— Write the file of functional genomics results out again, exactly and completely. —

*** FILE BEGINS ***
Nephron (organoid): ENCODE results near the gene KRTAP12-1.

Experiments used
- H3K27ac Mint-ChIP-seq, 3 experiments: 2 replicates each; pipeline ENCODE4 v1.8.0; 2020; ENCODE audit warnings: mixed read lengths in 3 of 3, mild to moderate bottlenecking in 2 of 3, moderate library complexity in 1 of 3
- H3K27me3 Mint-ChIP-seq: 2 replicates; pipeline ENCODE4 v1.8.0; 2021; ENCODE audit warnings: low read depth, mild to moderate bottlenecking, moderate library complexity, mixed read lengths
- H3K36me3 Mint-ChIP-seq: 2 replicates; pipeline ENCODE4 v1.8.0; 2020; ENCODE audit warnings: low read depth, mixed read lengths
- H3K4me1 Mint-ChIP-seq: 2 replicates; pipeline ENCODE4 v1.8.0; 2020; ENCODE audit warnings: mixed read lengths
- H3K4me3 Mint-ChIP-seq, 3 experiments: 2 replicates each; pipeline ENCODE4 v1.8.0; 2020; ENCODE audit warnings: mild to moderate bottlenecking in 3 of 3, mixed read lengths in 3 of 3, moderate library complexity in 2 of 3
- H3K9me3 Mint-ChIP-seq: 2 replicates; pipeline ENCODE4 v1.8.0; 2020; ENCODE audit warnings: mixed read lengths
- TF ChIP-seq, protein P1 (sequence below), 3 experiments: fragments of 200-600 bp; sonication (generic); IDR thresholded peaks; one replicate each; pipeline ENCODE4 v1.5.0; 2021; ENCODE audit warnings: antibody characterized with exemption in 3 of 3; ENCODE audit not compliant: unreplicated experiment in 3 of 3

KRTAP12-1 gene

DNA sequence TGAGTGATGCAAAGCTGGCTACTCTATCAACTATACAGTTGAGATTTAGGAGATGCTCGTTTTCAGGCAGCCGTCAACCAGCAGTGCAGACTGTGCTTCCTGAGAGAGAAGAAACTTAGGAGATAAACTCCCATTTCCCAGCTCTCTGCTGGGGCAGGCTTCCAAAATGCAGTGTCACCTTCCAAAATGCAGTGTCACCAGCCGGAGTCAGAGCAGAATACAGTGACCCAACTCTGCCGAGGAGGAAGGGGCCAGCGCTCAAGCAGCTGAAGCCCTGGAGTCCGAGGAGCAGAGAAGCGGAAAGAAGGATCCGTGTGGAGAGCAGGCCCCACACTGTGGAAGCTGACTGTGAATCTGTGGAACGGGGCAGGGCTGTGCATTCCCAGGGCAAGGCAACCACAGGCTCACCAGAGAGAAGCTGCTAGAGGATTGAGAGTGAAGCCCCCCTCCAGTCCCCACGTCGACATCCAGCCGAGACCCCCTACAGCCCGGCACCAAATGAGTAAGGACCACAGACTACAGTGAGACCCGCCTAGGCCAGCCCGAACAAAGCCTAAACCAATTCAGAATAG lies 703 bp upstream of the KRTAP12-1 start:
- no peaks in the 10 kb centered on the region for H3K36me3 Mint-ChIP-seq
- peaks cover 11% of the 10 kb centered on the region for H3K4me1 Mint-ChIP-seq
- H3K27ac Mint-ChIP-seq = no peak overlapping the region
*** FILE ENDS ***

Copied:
Nephron (organoid): ENCODE results near the gene KRTAP12-1.

Experiments used
- H3K27ac Mint-ChIP-seq, 3 experiments: 2 replicates each; pipeline ENCODE4 v1.8.0; 2020; ENCODE audit warnings: mixed read lengths in 3 of 3, mild to moderate bottlenecking in 2 of 3, moderate library complexity in 1 of 3
- H3K27me3 Mint-ChIP-seq: 2 replicates; pipeline ENCODE4 v1.8.0; 2021; ENCODE audit warnings: low read depth, mild to moderate bottlenecking, moderate library complexity, mixed read lengths
- H3K36me3 Mint-ChIP-seq: 2 replicates; pipeline ENCODE4 v1.8.0; 2020; ENCODE audit warnings: low read depth, mixed read lengths
- H3K4me1 Mint-ChIP-seq: 2 replicates; pipeline ENCODE4 v1.8.0; 2020; ENCODE audit warnings: mixed read lengths
- H3K4me3 Mint-ChIP-seq, 3 experiments: 2 replicates each; pipeline ENCODE4 v1.8.0; 2020; ENCODE audit warnings: mild to moderate bottlenecking in 3 of 3, mixed read lengths in 3 of 3, moderate library complexity in 2 of 3
- H3K9me3 Mint-ChIP-seq: 2 replicates; pipeline ENCODE4 v1.8.0; 2020; ENCODE audit warnings: mixed read lengths
- TF ChIP-seq, protein P1 (sequence below), 3 experiments: fragments of 200-600 bp; sonication (generic); IDR thresholded peaks; one replicate each; pipeline ENCODE4 v1.5.0; 2021; ENCODE audit warnings: antibody characterized with exemption in 3 of 3; ENCODE audit not compliant: unreplicated experiment in 3 of 3

KRTAP12-1 gene

DNA sequence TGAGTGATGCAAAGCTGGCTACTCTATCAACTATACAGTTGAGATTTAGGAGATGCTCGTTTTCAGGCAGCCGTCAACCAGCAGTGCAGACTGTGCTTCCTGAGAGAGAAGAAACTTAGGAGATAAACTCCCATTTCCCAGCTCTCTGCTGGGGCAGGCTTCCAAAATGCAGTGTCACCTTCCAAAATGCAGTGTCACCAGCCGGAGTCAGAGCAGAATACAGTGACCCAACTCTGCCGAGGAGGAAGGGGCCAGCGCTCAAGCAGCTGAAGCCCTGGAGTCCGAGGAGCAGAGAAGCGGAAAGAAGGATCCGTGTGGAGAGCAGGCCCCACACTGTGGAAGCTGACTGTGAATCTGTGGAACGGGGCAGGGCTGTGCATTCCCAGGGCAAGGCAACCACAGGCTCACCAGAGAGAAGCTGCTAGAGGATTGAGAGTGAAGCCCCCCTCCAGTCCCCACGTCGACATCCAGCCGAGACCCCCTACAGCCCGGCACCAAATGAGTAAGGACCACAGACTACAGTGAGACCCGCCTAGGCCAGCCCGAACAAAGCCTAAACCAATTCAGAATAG lies 703 bp upstream of the KRTAP12-1 start:
- no peaks in the 10 kb centered on the region for H3K36me3 Mint-ChIP-seq
- peaks cover 11% of the 10 kb centered on the region for H3K4me1 Mint-ChIP-seq
- H3K27ac Mint-ChIP-seq = no peak overlapping the region